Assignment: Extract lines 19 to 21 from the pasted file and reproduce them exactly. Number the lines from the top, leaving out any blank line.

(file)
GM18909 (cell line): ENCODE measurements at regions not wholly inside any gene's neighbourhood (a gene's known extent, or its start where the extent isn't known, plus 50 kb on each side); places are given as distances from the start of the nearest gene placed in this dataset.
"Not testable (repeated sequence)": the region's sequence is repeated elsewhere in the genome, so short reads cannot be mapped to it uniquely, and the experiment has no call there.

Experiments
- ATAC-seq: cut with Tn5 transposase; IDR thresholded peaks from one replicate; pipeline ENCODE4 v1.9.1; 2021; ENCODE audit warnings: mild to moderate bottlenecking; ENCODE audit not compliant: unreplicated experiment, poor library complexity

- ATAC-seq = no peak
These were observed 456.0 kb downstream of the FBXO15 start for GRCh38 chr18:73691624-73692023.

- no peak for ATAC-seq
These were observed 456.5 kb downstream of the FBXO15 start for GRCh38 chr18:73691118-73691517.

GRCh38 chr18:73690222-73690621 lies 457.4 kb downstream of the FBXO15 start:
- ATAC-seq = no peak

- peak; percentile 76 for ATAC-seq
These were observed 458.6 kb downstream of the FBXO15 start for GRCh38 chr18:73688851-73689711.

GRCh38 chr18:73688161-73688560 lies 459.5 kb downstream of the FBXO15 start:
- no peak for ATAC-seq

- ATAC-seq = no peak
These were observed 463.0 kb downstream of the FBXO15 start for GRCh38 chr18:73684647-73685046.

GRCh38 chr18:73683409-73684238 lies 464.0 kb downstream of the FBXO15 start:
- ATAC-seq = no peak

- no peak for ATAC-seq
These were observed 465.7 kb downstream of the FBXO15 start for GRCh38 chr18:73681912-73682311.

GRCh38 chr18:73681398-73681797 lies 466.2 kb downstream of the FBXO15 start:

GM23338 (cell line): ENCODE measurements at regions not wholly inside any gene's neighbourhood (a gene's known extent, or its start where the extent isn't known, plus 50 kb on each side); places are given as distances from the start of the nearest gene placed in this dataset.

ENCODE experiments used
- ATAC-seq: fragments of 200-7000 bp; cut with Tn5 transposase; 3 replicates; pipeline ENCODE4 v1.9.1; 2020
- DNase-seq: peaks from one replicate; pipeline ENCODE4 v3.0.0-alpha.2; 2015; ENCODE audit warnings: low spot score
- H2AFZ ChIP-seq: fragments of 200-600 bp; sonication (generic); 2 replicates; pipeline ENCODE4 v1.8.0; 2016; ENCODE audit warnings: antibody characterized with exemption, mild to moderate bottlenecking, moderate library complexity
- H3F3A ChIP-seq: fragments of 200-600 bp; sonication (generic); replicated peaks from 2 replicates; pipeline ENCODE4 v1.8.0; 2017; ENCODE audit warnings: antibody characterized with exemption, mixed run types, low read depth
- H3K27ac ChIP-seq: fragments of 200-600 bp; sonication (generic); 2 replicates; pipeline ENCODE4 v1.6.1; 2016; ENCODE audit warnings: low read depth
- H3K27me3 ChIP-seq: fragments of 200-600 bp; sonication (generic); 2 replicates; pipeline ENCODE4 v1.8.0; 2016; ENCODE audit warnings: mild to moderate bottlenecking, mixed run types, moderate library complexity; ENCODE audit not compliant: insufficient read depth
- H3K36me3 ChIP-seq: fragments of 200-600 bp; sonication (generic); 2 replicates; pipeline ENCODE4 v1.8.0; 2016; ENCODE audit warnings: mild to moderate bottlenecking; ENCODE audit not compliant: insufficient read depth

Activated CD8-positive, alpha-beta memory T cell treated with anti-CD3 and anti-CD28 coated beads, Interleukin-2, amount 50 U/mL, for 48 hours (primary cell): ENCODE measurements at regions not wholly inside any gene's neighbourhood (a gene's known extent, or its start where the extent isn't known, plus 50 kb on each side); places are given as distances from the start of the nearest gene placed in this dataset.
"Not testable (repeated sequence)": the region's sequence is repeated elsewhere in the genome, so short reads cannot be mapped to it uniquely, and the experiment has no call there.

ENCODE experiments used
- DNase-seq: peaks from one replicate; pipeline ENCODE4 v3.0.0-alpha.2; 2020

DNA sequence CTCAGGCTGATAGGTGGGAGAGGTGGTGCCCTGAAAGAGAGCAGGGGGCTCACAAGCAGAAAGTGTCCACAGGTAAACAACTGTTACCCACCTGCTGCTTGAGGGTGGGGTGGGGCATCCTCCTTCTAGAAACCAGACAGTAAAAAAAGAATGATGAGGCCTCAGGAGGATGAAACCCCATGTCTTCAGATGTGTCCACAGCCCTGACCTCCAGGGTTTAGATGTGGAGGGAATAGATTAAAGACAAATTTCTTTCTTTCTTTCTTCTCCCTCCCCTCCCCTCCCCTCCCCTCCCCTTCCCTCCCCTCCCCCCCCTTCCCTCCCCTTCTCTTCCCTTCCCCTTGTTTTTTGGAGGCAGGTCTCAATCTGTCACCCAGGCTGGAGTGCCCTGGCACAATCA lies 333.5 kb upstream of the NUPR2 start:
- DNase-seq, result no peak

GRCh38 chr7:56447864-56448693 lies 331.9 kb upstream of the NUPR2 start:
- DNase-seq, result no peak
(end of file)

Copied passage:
- no peak for ATAC-seq
These were observed 465.7 kb downstream of the FBXO15 start for GRCh38 chr18:73681912-73682311.

GRCh38 chr18:73681398-73681797 lies 466.2 kb downstream of the FBXO15 start: